Social judgment theory offers another explanation for attitude changes, whereas a consumer compares current information to previous notions Novack, Incoming messages are filtered down two possible paths—latitudes of acceptance and latitudes of rejection. If the new information is similar to existing information, the consumer follows the latitude of acceptance. In contrast, if the information is disparate, the consumer follows the latitude of rejection Solomon, Multiattribute models are used to understand and measure attitudes.

Consumer Behavior Attitude

The basic multiattribute model has three elements—attributes, beliefs, and weights. Attributes are the characteristics of the attitude object. Beliefs are a measurement of a particular attribute. Weights are the indications of importance or priority of a particular attribute.

The most influential multiattribute model—the Fishbein model—also uses three components of attitude. The first, salient beliefs, is a reference to the beliefs a person might gain during the evaluation of a product or service. Second, object-attribute linkages, is an indicator of the probability of importance for a particular attribute associated with an attitude object. Evaluation, the third component, is a measurement of importance for the attribute. The goal of the Fishbein model is to reduce overall attitudes into a score.

Consumers' Attitudes Perspective

A more advanced and automated modeling technique, semantic clustering, is used to analyze and predict consumer attitudes. While proven effective for measuring the flow and direction of information, recently semantic clustering is being used to elicit attitudes toward brands Shaughnessy, Blogs and forums are a prime target for an analyst using the semantic clustering technique.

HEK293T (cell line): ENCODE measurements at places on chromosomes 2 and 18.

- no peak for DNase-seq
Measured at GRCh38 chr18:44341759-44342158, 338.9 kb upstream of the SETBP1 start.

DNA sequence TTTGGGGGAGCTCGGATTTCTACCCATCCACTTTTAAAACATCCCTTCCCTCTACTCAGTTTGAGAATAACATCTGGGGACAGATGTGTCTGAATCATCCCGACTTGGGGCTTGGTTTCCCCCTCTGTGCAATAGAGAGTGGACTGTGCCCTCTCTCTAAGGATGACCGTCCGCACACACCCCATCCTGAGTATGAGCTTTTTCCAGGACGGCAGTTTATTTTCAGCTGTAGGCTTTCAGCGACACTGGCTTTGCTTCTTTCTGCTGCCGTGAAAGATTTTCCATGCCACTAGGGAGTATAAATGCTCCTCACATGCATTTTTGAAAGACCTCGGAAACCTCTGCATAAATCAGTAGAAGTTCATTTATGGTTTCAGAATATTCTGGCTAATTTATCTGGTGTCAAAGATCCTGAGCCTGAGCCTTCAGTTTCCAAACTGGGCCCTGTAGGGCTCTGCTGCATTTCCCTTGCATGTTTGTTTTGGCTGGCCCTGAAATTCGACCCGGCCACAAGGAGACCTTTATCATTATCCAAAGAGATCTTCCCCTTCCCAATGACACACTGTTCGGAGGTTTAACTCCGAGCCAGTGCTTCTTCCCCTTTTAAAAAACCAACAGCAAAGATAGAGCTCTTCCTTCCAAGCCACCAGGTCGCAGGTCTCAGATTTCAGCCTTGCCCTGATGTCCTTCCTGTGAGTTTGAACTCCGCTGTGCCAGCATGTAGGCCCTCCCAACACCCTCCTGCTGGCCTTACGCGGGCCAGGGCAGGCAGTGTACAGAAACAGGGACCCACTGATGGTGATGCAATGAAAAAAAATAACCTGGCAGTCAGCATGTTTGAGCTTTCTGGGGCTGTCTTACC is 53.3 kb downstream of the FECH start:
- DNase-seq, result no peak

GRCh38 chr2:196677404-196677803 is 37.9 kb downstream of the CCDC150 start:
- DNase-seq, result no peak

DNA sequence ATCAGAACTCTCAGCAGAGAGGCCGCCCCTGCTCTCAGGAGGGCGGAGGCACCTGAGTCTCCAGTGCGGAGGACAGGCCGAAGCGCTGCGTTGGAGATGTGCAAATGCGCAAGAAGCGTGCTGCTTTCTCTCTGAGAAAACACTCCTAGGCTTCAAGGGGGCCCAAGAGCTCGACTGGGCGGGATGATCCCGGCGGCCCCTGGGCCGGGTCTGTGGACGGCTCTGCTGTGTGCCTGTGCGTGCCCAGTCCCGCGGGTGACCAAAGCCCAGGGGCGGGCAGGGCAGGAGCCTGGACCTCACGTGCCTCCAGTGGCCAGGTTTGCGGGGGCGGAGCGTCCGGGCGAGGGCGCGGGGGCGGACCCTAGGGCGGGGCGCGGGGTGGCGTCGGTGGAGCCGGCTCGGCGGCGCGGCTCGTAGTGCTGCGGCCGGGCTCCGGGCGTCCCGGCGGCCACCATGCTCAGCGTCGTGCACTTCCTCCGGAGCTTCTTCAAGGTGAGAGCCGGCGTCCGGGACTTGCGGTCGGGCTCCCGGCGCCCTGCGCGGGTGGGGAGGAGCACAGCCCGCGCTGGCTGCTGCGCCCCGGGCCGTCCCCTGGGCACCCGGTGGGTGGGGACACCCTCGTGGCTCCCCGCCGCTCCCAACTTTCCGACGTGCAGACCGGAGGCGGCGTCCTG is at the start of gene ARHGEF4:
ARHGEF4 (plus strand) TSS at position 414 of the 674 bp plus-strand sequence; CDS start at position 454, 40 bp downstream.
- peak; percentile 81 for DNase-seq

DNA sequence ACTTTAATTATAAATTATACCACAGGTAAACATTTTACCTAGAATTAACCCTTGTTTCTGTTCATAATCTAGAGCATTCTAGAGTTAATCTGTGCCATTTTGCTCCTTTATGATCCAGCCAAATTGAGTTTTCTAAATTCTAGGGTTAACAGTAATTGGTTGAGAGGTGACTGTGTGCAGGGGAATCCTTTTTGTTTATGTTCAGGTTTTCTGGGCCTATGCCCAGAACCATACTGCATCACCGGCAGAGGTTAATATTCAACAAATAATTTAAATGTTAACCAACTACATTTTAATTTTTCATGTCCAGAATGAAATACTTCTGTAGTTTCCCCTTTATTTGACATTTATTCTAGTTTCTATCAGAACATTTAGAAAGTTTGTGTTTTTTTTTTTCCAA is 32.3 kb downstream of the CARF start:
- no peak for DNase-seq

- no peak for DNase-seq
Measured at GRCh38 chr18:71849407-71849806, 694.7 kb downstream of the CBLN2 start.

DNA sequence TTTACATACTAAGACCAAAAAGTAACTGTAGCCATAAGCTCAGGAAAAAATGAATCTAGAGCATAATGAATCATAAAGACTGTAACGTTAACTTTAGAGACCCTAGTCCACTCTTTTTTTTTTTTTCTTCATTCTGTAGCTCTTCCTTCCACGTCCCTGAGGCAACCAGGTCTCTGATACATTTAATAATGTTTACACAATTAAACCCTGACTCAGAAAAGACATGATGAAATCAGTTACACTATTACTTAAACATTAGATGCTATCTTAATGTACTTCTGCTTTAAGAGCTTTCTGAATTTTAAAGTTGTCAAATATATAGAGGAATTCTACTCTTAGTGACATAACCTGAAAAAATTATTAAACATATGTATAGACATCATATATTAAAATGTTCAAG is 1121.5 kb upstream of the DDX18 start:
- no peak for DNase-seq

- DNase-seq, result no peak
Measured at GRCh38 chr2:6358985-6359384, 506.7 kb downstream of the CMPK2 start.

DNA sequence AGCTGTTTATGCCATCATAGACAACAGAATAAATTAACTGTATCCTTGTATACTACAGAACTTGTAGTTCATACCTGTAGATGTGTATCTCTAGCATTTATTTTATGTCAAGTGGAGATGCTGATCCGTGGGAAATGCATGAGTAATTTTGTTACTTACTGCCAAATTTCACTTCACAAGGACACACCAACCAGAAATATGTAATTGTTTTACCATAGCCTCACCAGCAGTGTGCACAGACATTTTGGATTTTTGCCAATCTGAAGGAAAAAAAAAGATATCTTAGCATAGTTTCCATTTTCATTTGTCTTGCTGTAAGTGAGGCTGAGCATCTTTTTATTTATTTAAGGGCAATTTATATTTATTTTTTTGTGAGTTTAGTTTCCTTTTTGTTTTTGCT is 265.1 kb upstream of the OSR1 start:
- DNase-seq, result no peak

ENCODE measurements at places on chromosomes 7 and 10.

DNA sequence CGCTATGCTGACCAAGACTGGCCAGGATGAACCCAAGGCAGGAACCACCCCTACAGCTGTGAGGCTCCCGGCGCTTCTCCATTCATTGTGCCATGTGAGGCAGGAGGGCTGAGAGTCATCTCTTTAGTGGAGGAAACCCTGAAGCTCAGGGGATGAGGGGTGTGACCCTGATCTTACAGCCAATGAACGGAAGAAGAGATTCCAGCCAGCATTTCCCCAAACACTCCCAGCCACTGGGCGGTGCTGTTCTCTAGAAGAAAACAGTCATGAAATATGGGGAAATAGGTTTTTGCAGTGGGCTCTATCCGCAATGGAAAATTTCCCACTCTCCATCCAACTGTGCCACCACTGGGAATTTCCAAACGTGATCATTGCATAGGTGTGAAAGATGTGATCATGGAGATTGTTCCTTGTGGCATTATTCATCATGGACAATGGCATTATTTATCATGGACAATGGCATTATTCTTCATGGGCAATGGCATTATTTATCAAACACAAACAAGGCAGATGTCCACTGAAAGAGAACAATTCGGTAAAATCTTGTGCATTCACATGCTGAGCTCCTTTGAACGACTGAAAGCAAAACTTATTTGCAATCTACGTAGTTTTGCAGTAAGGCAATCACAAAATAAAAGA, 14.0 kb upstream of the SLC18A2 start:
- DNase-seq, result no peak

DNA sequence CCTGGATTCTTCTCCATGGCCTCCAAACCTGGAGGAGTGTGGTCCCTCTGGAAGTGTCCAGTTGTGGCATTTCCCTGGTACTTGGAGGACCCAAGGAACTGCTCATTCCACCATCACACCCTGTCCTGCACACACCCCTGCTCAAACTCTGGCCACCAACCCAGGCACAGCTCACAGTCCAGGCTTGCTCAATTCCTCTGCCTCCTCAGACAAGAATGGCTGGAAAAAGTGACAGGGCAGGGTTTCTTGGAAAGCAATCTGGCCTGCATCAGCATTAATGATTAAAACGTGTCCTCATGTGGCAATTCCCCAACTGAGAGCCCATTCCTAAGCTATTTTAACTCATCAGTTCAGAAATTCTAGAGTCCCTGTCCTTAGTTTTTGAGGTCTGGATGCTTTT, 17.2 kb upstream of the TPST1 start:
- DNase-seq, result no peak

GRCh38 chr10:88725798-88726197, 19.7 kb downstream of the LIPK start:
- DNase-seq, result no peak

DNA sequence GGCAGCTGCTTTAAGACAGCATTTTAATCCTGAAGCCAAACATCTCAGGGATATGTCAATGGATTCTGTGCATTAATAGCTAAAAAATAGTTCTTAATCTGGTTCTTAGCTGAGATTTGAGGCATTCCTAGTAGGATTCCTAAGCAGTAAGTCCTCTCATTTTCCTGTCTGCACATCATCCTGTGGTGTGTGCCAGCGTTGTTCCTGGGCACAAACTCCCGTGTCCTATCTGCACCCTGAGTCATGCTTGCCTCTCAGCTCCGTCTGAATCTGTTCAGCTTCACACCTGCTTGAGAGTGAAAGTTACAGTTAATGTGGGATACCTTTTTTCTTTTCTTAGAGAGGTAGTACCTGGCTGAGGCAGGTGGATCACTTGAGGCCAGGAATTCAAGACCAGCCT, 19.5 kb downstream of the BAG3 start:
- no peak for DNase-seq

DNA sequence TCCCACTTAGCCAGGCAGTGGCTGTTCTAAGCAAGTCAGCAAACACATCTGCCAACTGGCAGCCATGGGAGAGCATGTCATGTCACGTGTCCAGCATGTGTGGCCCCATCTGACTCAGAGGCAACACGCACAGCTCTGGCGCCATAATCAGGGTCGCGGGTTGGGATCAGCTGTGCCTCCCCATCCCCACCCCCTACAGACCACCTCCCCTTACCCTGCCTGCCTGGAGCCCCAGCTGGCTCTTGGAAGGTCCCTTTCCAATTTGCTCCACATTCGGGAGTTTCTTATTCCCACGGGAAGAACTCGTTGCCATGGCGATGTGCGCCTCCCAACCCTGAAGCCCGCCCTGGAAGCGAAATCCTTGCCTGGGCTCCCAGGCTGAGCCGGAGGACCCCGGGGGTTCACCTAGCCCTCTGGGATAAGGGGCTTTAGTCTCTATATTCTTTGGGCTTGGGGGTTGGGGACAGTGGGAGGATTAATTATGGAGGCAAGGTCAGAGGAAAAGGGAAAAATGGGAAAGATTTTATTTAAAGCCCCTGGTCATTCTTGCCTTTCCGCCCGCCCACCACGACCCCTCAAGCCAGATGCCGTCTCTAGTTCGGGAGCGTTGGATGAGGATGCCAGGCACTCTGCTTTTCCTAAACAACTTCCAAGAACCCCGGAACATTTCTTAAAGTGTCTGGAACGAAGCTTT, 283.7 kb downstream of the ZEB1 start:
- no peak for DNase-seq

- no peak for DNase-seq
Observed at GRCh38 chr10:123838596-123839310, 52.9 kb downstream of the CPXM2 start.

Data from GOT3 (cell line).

• Understanding Consumer Attitudes

Results from a multiattribute will reveal several pieces of information that can be used in various marketing applications. If the competitor scores higher on a particular attribute, a marketer should downplay the attribute and emphasize the importance of a high-scoring attribute of his or her own. Likewise, if the score reveals a broken connection between a product and attribute, the marketer can develop a message strategy to establish the link. Differentiation is an important advantage to marketers.

the relationship between consumersattitudes and behaviour

Using the results of a multiattribute model, a marketer can develop and market new attributes to existing products. Three attitude change strategies include: Classical conditioning is a technique used to change affect. In this situation, a marketer will sometimes pair or associate their product with a liked stimulus.

the relationship between consumersattitudes and behaviour

Altering the price or positioning of a product typically accomplishes changing behavior. Consumer attitude basically comprises of beliefs towards, feelings towards and behavioral intentions towards some objects. Belief plays a vital role for consumers because, it can be either positive or negative towards an object.

the relationship between consumersattitudes and behaviour

For example, some may say tea is good and relieves tension, others may say too much of tea is not good for health. Human beliefs are not accurate and can change according to situations.

Consumers have certain specific feelings towards some products or brands. Sometimes these feelings are based on certain beliefs and sometimes they are not. For example, an individual feels uneasy when he thinks about cheese burst pizza, because of the tremendous amount of cheese or fat it has. Behavioral intentions show the plans of consumers with respect to the products.

This is sometimes a logical result of beliefs or feelings, but not always. For example, an individual personally might not like a restaurant, but may visit it because it is the hangout place for his friends.